Wednesday, September 26, 2012

JBoss and CXF: it is not over yet

I came across the Spring story some time ago but did not have time to write about it then. I would probably spend time writing about it now but recently I had to refresh my knowledge of JBoss and CXF.

Besides Spring usage, JBoss CXF integration has more nice things to offer. They are more subtle but they definitely deserve to be mentioned.

Remember that little jbossws-cxf.xml? It has its own secrets.

First of all there are several locations where JBoss WS code looks for it. Do you know where exactly the file is packaged in jar/war/whatever? If you think the correct location is META-INF/ for jars and WEB-INF/ for wars, you are close but it is only part of the story. This is the location that the WS deployer checks for jbossws-cxf.xml at application startup. Note that JBoss does not use classloading to locate this file, it goes straight to the jar/war and checks if the file is present. If it is there it is processed together with some other JBoss CXF specific deployment descriptors that the deployer can find at this moment. If no META-INF/jbossws-cxf.xml or WEB-INF/jbossws-cxf.xml is found the deployer does not look at other deployment descriptors even if they are present. This is important because whatever JBoss manages to find at this moment is used for configuration of WS services and injection of WS client references. Well, may be.

Of other places where JBoss WS deployer looks the most important is META-INF/cxf/jbossws-cxf.xml. Pay attention to that cxf in the path. JBoss: consistent as ever; flexible as nothing ever before. It gives you possibility to place config files in at least two different places. There are of course notable differences. First one is already explained above: the deployer is loading config files only if it detects META-INF/jbossws-cxf.xml or WEB-INF/jbossws-cxf.xml. Then it loads that file and also META-INF/cxf/jbossws-cxf.xml if present. So if you have only META-INF/cxf/jbossws-cxf.xml, the deployer will not see at application startup.

Another difference is that uses classloading to load a single META-INF/cxf/jbossws-cxf.xml. This, of course, is a source of some amusement if you happen to have multiple jars with META-INF/cxf/jbossws-cxf.xml. JBoss has some jars with that file already, like server/<server_name>/deployers/jbossws.deployer/jbossws-cxf-client.jar. If you also have META-INF/cxf/jbossws-cxf.xml in your application then which file is loaded depends on the classloading configuration. I do not know how important things from jbossws-cxf-client.jar are but you definitely do not want to miss your configuration.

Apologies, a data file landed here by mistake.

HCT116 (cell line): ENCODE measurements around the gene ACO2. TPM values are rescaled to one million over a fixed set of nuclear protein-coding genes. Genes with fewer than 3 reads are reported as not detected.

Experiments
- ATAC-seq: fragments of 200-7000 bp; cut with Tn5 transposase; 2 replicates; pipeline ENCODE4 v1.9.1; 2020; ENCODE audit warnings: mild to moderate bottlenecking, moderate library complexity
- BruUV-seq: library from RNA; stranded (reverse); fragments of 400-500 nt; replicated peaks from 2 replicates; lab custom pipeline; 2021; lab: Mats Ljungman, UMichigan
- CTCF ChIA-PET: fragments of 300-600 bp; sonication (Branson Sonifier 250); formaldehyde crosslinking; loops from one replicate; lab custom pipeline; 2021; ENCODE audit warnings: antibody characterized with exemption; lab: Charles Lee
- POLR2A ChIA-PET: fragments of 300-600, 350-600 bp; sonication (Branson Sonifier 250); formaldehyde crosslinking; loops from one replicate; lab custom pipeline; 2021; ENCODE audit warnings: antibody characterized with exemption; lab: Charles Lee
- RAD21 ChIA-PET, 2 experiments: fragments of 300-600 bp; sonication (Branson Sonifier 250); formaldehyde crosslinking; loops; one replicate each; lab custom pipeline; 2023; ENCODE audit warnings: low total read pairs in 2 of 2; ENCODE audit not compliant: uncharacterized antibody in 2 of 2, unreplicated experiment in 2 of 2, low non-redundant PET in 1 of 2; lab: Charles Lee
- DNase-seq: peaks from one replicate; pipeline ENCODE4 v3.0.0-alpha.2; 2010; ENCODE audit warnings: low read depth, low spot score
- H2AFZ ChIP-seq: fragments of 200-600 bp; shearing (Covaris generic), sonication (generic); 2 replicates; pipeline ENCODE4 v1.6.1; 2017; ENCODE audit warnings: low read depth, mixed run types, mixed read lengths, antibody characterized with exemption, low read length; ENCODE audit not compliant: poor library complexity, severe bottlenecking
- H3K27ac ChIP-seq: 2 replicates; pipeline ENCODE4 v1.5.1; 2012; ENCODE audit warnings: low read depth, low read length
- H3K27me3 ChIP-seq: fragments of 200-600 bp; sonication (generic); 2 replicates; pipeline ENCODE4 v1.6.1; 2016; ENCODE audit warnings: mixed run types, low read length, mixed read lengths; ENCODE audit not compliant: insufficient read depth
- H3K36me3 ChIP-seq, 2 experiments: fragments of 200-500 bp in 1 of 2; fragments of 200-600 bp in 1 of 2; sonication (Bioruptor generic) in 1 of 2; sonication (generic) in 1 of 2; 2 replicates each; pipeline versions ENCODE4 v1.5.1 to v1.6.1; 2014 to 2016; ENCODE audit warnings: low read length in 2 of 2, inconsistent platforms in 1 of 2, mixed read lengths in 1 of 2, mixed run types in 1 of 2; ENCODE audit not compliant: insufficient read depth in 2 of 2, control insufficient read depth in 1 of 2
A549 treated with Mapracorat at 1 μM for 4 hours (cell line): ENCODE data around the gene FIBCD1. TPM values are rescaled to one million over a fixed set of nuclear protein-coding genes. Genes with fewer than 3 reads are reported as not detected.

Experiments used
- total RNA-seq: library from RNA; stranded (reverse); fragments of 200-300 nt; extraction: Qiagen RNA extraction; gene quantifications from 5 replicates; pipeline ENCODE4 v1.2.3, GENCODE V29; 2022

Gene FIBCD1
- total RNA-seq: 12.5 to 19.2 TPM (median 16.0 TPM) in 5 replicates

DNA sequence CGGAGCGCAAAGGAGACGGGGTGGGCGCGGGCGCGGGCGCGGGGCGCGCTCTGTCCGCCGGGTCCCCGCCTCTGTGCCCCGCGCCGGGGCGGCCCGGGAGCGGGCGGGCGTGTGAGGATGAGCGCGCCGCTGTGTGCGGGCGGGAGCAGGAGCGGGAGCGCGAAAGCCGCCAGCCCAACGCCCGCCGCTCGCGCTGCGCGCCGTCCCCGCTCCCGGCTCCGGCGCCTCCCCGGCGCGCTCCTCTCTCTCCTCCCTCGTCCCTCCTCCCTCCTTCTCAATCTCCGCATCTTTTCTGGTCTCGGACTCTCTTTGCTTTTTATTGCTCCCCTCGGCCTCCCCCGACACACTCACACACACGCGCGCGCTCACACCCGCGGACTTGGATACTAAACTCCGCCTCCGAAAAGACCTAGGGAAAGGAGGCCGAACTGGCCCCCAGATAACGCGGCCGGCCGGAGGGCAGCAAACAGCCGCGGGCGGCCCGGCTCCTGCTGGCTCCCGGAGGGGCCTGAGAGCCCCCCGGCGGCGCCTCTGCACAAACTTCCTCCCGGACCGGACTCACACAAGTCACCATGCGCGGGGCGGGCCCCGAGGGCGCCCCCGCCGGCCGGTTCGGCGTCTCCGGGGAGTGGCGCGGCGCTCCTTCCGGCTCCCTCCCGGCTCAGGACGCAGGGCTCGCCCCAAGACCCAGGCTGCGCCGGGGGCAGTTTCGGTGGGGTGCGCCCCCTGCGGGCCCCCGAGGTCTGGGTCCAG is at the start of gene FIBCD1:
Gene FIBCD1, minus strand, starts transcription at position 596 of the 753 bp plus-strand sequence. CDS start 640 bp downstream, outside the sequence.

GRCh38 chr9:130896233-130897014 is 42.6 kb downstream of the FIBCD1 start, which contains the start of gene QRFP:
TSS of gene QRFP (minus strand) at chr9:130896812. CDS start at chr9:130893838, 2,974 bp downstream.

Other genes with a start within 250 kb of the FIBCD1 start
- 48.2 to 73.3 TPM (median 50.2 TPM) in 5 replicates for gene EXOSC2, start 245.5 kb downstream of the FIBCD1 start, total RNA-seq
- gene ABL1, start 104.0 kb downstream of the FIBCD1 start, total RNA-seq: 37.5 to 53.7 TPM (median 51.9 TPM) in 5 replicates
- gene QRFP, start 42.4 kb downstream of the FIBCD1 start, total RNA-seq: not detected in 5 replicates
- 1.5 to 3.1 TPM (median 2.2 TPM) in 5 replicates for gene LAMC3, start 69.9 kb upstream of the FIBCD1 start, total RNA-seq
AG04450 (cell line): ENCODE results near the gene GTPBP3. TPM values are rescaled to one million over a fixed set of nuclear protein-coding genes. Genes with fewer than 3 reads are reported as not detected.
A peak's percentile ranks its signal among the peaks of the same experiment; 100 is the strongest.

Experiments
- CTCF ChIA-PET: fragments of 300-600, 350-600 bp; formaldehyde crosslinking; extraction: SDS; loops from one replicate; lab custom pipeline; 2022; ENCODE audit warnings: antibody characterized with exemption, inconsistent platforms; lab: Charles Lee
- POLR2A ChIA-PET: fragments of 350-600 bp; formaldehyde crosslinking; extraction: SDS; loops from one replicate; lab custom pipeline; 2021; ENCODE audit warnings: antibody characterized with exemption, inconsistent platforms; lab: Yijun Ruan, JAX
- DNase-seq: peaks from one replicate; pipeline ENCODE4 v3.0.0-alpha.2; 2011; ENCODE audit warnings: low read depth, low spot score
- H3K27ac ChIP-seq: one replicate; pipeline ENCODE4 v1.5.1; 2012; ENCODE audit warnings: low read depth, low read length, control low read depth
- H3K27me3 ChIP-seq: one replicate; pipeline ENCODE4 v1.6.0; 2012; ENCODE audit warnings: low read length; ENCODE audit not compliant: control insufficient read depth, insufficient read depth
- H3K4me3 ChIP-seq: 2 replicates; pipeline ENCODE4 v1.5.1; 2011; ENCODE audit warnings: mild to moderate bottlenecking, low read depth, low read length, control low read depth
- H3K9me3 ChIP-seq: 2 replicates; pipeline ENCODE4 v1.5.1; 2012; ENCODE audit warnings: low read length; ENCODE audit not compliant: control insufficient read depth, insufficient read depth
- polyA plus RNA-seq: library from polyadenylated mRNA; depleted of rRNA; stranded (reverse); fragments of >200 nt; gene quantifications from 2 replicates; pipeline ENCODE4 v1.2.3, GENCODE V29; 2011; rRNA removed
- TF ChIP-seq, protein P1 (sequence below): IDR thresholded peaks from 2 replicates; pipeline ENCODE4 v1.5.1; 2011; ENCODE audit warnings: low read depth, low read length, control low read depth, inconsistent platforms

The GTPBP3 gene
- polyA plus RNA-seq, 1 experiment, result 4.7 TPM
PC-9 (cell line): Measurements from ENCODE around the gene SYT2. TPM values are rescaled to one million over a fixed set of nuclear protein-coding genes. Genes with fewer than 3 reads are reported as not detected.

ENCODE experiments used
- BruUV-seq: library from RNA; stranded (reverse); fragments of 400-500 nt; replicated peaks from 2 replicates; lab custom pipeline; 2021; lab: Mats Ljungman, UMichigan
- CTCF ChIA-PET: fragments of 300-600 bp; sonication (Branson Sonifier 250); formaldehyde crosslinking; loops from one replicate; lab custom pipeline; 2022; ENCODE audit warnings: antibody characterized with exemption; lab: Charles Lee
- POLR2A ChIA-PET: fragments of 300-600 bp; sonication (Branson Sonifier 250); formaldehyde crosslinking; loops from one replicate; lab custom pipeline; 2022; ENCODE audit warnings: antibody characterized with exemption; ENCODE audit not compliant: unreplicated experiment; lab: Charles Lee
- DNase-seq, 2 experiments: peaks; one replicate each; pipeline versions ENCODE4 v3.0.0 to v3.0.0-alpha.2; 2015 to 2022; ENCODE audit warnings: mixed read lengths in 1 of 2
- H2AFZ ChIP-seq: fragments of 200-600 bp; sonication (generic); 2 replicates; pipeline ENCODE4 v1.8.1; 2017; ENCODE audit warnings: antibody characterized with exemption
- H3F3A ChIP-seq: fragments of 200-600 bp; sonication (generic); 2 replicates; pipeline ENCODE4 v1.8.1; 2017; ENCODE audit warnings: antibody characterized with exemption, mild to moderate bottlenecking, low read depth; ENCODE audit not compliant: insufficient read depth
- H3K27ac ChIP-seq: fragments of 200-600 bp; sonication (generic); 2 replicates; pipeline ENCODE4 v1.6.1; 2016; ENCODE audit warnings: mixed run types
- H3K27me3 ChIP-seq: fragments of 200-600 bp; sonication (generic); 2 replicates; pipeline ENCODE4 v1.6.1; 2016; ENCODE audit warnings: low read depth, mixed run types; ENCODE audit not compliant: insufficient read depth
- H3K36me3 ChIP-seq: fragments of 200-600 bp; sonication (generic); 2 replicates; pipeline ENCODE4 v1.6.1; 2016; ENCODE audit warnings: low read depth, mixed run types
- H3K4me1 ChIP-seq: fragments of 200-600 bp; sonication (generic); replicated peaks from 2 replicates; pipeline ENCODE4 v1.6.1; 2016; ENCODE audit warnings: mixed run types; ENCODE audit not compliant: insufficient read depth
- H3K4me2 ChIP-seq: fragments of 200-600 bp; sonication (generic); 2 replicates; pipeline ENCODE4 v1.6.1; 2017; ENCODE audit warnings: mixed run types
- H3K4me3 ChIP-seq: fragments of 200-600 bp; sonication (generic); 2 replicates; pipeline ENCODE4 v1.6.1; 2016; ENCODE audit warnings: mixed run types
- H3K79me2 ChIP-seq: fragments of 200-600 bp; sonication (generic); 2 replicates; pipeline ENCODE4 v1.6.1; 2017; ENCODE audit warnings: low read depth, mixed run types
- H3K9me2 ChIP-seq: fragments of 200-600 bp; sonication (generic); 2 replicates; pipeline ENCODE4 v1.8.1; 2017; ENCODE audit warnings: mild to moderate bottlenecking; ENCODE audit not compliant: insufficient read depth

Location is covered; time to look at the moment when JBoss looks for the file. It does it not only during application startup, as described above. If you use WS API like JBoss will do it again. Basically it is the same story except that it never loads META-INF/jbossws-cxf.xml or WEB-INF/jbossws-cxf.xml. It just goes straight to all those other JBoss CXF specific deployment descriptors that it can find, including META-INF/cxf/jbossws-cxf.xml. This process might use a different classloader than the one used during deployment so the loaded configuration might differ significantly from the one loaded during application startup.

A nice finishing touch comes from Spring XML parsing code. Most likely it is somehow configured from JBoss but I did not care to find out where and how. Deployer triggers (META-INF/jbossws-cxf.xml or WEB-INF/jbossws-cxf.xml) are parsed with XSD validation on, all other files are parsed with validation off. It seems to be a minor difference unless you want the configuration from jbossws-cxf.xml applied to the WS objects you get back from Service.create() and Service.getPort().

Basically you can use <jaxws:client> to provide custom configuration on a per-client basis, the same way as you can use <jaxws:endpoint> to configure your endpoints. But there is great confusion around <jaxws:client>: it looks like it is ignored by JBoss or CXF. For example interceptors configured on a CXF bus are used properly but interceptors configured on <jaxws:client> are not.

The reason is that you need quite crazy identification string for your <jaxws:client>. Things that are perfectly OK for <jaxws:endpoint> won't work for <jaxws:client>. Why? Because it is JBoss of course!

Some JBoss documentation suggests you have to use <jaxws:client id="{your.service.namespace}YourPortName" >. This kind of ID is not valid according to Spring XML schema. If you put it in your META-INF/jbossws-cxf.xml or WEB-INF/jbossws-cxf.xml, the application startup will fail with XSD validation error. To be fair to JBoss it looks like this particular naming convention is coming from CXF and not from JBoss.